Both Jadaone and Habac have one important consideration before they approve a topic: “It has to have really funny anecdotes,” said Jadaone. “If we cannot think of funny anecdotes to share on a given topic, we would scrape that off the list and come up with another possible topic.”
But, Habac noted, “Sometimes we come into a recording with two to three funny anecdotes, right, but we would forget about all those because we would suddenly remember, on the spot, other funnier stories that we would like to share instead. So in the end, we do not forget that it is still a conversation of two friends, where spontaneous topics can come up.”
"Our listeners find themselves in our episodes. When they see their stories from other people’s stories that are narrated on our episodes, they stay.”Mark Marcos, Dear MOR: The Podcast
The relatability factor is also what makes the listeners of Dear MOR: The Podcast stay, according to its producer Mark Marcos. He said, "Our listeners find themselves in our episodes. When they see their stories from other people’s stories that are narrated on our episodes, they stay.”
Dear MOR: The Podcast is formatted from its radio show counterpart, Dear MOR, where the hosts read letters sent by their listeners, narrating their different struggles with life and love. Currently, they are in the Top 7 of Spotify’s charts.
The podcast used to target people in older generations because those were the same listeners as their radio show counterparts. "The challenge for us was how do we introduce Spotify to them? So we took the time to carefully tell them, 'Hey, so this is Spotify. Click it so you can listen to our previous episodes,'" recalled Marcos in Filipino.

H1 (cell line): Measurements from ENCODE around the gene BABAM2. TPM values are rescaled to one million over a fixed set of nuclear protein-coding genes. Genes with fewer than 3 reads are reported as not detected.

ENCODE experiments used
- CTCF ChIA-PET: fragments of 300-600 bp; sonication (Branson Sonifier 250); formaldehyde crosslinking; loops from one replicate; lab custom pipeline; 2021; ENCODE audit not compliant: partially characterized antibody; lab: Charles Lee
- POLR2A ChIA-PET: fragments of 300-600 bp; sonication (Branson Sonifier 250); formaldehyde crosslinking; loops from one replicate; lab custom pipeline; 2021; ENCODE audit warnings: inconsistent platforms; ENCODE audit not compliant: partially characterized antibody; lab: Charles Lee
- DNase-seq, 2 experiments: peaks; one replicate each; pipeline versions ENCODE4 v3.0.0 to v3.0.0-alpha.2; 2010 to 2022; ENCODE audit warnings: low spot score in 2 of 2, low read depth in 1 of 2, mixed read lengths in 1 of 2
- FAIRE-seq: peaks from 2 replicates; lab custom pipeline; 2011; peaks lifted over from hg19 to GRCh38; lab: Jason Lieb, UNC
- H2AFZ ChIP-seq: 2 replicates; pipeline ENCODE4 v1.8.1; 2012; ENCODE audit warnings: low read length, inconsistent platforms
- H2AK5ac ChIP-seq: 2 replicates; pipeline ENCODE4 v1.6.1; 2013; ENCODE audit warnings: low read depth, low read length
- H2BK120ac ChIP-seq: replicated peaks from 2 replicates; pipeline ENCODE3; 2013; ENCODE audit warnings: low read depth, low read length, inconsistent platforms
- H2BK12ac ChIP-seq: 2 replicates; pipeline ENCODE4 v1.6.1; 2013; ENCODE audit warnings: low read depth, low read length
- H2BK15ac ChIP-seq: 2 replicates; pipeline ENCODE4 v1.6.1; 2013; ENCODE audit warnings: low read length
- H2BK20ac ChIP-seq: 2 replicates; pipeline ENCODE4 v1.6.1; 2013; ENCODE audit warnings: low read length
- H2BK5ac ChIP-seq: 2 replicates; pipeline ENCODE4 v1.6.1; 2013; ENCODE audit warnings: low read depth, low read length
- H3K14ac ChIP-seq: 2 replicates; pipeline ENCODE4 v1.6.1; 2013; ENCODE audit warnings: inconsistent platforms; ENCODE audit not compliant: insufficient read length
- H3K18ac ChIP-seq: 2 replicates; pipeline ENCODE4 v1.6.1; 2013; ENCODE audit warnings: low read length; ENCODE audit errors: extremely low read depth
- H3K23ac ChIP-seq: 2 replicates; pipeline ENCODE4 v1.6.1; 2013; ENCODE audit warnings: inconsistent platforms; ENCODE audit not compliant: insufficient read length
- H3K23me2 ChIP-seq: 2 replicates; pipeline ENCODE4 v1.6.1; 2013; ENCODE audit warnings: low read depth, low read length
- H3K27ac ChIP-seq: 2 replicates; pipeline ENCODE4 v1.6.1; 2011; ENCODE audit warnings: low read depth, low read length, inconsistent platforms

Until later, they would get tweets from younger people. Marcos shared, "We got surprised one day that there was this high school student who tweeted something like, 'I listened to Dear MOR on Spotify!' Even we were surprised that, suddenly, we also have younger listeners tuning in to our stories.'"
Marcos gives credit to their slowly-but-surely approach to podcasting that made Dear MOR: The Podcast a regular fixture in Spotify's top charts. "Many newer podcasts release as many as 200 episodes in a few weeks, thinking that they would get new listeners that way," he shared. "But we never worked that way. We made sure to only release quality episodes. Listeners would come to you for your quality."
One of the relatively newer podcasts on Spotify that works is Charot Readings with Macoy Dubs (currently in the Top 5), which launched in November last year. In this podcast, online personality Macoy Dubs — who first rose to online fame because of his funny videos on Tiktok and Twitter particularly during the pandemic — provides daily astrological readings on love, career, or adulting for each zodiac sign every day.
The concept is perfect, especially because Filipinos have always followed astrology, particularly the horoscopes. That is also why despite being a relative newcomer on Spotify, Charot Readings rarely leaves the top charts.
"We have this culture growing up that we listen to daily horoscopes by Madam Zenaida Seva," said Macoy Dubs in Filipino, referring to the former regular astrologer of a now-defunct morning show. "We like depending our decisions in prophecy or fortune-reading. We love superstitions. That is just our culture."